Saudi Arabia’s privately owned budget airline Flynas plans to float a request for prequalification for 100 aircraft units in 2016.

“We will be looking at both leased and owned aircraft to gradually replace our existing fleet of 26 all-Airbus leased fleet,” Paul Byrne, flynas chief executive, tells MEED on the sidelines of the Bahrain International Airshow. “We will be looking at a combination of Boeing and Airbus fleet…if we were to go only for Airbus then they should be willing to offer us the best deal.”

Flynas has achieved its first year of profitability in 2015, following a loss-making eight-year period since it was founded.

“We’ve had very patient and generous stakeholders. We have finally reached a position where we can return a modest portion of what they have invested over the years, and look forward to expanding our operations’ profitably,” Byrne added.

Domestic flights currently account for approximately 70 per cent of flights offered by Flynas, with the rest accounted for by short-haul flights to destinations like Cairo and Istanbul. Currently there are no plans to expand the ratio of international flights.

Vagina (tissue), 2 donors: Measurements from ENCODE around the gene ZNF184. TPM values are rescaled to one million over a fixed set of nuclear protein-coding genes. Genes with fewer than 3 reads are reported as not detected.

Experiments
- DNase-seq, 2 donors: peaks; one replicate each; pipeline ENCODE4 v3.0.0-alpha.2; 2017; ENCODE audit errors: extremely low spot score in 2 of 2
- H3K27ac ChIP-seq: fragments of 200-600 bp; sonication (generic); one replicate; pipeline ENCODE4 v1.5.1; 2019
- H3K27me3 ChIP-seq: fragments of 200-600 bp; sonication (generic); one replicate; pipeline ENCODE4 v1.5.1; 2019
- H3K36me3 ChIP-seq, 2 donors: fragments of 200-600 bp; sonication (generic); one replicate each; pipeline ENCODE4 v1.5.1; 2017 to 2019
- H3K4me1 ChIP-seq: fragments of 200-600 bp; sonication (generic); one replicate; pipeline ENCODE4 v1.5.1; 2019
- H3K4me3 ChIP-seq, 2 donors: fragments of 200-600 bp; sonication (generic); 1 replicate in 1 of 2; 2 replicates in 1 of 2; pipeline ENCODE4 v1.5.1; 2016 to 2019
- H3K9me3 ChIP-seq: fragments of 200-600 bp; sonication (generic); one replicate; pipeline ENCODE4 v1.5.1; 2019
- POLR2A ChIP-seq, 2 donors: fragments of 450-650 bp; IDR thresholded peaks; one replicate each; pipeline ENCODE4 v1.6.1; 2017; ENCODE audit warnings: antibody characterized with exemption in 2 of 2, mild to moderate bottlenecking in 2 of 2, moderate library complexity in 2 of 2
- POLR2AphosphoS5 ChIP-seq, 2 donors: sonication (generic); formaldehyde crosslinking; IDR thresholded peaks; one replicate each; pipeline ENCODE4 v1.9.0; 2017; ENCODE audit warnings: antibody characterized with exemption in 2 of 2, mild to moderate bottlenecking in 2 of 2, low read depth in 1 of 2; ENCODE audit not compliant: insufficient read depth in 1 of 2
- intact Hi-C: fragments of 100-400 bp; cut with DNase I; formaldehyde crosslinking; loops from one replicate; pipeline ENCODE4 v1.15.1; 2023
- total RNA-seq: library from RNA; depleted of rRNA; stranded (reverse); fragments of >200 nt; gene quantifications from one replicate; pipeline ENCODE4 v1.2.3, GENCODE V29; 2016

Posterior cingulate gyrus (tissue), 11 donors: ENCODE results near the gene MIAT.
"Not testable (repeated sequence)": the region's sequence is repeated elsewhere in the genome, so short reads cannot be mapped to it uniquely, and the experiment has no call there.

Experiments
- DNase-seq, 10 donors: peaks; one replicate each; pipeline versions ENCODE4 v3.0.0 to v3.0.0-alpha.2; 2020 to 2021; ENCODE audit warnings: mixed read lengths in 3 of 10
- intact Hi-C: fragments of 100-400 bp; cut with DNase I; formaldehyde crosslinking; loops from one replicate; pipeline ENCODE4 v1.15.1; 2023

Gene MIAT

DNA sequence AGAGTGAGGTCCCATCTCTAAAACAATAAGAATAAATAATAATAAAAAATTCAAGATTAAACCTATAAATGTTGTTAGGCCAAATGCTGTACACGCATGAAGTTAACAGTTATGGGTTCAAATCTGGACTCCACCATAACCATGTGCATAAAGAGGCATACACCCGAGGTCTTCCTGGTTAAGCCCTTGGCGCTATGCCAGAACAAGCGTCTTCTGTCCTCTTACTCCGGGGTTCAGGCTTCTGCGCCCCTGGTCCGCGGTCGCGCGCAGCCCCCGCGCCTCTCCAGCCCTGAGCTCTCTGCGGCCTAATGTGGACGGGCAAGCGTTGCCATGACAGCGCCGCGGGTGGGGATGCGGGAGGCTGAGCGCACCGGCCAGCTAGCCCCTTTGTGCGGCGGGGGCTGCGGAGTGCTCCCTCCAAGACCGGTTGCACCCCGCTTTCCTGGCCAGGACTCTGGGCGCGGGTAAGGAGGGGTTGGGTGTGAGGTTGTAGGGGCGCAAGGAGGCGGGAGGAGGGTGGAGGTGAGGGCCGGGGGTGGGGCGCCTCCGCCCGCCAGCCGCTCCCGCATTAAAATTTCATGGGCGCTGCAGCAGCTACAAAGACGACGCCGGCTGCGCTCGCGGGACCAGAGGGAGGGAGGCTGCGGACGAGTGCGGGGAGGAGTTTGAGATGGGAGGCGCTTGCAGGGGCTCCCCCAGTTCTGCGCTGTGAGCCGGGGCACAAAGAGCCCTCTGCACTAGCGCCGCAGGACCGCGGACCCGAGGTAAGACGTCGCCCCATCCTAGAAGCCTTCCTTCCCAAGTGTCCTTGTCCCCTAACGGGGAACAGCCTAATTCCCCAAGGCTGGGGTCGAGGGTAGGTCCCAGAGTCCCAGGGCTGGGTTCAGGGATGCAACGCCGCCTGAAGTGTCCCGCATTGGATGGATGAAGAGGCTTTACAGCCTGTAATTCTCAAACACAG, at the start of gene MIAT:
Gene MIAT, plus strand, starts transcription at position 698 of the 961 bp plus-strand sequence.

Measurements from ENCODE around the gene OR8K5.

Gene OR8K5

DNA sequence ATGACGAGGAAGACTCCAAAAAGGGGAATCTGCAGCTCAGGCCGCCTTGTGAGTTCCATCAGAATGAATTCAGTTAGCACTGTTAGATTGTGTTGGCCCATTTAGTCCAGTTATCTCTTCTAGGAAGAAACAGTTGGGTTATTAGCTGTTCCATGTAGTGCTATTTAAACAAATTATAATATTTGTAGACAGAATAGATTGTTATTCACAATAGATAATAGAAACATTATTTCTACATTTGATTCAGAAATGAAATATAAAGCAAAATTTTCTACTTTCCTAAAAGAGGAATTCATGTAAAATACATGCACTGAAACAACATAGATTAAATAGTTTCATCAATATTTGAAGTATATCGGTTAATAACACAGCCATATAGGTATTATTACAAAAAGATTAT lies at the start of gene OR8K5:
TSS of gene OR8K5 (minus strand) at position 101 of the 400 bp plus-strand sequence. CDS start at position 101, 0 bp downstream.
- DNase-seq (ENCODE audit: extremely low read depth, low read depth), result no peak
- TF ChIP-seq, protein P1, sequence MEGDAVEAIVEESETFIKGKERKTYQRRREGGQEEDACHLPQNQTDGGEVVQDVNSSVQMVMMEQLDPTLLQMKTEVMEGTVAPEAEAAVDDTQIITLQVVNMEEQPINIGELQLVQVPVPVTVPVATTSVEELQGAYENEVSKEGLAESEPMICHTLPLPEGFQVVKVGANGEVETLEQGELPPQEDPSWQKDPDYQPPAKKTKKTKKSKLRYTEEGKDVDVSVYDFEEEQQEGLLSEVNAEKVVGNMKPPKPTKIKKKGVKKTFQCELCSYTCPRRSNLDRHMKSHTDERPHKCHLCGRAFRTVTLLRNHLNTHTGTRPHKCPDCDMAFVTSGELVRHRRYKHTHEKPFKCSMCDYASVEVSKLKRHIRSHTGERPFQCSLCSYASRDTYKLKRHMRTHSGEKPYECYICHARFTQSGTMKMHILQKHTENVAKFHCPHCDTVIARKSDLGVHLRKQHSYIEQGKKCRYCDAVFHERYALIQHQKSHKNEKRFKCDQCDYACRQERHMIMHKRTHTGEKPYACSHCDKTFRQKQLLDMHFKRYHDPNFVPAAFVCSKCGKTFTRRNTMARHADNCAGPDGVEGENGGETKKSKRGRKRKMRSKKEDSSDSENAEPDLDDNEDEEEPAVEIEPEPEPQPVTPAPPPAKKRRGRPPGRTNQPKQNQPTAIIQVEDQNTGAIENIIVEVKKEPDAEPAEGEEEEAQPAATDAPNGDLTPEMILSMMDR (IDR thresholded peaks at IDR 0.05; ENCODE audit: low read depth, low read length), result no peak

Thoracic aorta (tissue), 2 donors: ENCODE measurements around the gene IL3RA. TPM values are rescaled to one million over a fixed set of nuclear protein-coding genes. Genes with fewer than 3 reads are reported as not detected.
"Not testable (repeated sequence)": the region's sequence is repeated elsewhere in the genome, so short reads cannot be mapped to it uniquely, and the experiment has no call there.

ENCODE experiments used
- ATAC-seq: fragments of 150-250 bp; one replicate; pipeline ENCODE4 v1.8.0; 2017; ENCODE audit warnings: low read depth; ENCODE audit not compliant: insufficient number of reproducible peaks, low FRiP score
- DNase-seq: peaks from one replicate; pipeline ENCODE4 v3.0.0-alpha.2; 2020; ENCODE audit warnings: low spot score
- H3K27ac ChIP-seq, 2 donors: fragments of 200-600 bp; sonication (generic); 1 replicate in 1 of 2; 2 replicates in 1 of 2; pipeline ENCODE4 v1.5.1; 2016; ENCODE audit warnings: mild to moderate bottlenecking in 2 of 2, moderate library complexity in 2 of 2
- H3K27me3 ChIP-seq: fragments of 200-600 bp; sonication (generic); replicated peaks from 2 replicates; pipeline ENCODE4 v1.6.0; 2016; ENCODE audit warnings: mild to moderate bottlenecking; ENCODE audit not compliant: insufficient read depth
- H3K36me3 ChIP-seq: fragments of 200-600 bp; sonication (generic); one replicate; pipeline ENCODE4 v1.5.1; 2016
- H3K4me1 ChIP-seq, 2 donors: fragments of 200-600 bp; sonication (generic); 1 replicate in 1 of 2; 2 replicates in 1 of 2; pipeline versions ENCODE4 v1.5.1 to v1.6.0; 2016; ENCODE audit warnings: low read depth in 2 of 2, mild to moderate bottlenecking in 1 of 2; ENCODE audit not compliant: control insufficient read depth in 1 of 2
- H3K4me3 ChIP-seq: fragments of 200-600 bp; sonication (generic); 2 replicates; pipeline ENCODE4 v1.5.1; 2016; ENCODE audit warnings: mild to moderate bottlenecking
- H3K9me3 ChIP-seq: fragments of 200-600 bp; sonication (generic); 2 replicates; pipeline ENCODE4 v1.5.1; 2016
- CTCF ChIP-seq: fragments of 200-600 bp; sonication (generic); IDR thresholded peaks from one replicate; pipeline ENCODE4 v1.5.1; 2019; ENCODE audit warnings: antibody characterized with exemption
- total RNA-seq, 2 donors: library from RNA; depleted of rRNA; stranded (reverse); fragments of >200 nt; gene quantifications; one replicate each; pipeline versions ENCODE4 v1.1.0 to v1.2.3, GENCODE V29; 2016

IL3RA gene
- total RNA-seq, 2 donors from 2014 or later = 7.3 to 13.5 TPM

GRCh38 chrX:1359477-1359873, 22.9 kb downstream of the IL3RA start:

“We’ve established a niche which worked, and we won’t be changing that,” the executive explained.

With the Saudi Arabia government reducing its fuel subsidy to state-backed carrier Saudia, Byrne said the existing fare cap will be correspondingly relaxed. This is understood to create a more level playing field, especially with the long-delayed entry of two new airlines, Qatar-backed Al-Maha Airways and SaudiGulf Airlines, into the Saudi market.

Byrne said that the Saudi aviation regulator has also made some important adjustment over the years to open up the kingdom’s aviation sector to competition although the transition is taking time. “They [General Authority of Civil Aviation (Gaca)] are now becoming more business-friendly and starting to act like a regulator rather than a political wing of Saudia,” Byrne tells MEED.

Byrne is also optimistic with regard to the planned privatisation of Saudi Arabia’s airports, saying the move is indicative of Gaca’s willingness to assume its role as a regulator rather than an airport operator.